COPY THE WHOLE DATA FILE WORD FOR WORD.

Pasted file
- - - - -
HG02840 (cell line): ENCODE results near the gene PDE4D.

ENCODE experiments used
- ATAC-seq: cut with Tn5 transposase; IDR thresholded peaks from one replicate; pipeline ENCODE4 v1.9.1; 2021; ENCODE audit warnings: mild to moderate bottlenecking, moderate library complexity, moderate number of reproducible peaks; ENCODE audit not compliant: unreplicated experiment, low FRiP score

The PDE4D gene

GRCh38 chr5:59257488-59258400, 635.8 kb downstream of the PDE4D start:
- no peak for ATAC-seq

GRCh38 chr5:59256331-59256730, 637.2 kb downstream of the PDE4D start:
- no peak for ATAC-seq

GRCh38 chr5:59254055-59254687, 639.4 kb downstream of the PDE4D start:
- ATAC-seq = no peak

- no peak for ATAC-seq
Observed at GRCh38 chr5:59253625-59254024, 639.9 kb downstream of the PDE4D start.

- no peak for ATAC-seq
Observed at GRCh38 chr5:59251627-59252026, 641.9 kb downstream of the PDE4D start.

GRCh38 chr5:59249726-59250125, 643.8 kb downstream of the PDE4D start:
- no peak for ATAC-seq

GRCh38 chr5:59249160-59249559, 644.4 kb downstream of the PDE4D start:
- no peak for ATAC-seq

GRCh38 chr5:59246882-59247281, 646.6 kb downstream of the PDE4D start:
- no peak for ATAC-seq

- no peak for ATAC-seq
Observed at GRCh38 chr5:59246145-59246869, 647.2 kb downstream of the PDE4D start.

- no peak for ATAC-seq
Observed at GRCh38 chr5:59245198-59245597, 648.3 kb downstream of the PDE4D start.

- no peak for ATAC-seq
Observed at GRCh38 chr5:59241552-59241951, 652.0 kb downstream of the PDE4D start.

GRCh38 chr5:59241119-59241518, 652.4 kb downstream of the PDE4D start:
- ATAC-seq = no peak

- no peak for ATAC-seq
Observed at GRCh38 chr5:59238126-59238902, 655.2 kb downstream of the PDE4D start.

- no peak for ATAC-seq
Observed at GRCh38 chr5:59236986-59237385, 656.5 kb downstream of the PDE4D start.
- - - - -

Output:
HG02840 (cell line): ENCODE results near the gene PDE4D.

ENCODE experiments used
- ATAC-seq: cut with Tn5 transposase; IDR thresholded peaks from one replicate; pipeline ENCODE4 v1.9.1; 2021; ENCODE audit warnings: mild to moderate bottlenecking, moderate library complexity, moderate number of reproducible peaks; ENCODE audit not compliant: unreplicated experiment, low FRiP score

The PDE4D gene

GRCh38 chr5:59257488-59258400, 635.8 kb downstream of the PDE4D start:
- no peak for ATAC-seq

GRCh38 chr5:59256331-59256730, 637.2 kb downstream of the PDE4D start:
- no peak for ATAC-seq

GRCh38 chr5:59254055-59254687, 639.4 kb downstream of the PDE4D start:
- ATAC-seq = no peak

- no peak for ATAC-seq
Observed at GRCh38 chr5:59253625-59254024, 639.9 kb downstream of the PDE4D start.

- no peak for ATAC-seq
Observed at GRCh38 chr5:59251627-59252026, 641.9 kb downstream of the PDE4D start.

GRCh38 chr5:59249726-59250125, 643.8 kb downstream of the PDE4D start:
- no peak for ATAC-seq

GRCh38 chr5:59249160-59249559, 644.4 kb downstream of the PDE4D start:
- no peak for ATAC-seq

GRCh38 chr5:59246882-59247281, 646.6 kb downstream of the PDE4D start:
- no peak for ATAC-seq

- no peak for ATAC-seq
Observed at GRCh38 chr5:59246145-59246869, 647.2 kb downstream of the PDE4D start.

- no peak for ATAC-seq
Observed at GRCh38 chr5:59245198-59245597, 648.3 kb downstream of the PDE4D start.

- no peak for ATAC-seq
Observed at GRCh38 chr5:59241552-59241951, 652.0 kb downstream of the PDE4D start.

GRCh38 chr5:59241119-59241518, 652.4 kb downstream of the PDE4D start:
- ATAC-seq = no peak

- no peak for ATAC-seq
Observed at GRCh38 chr5:59238126-59238902, 655.2 kb downstream of the PDE4D start.

- no peak for ATAC-seq
Observed at GRCh38 chr5:59236986-59237385, 656.5 kb downstream of the PDE4D start.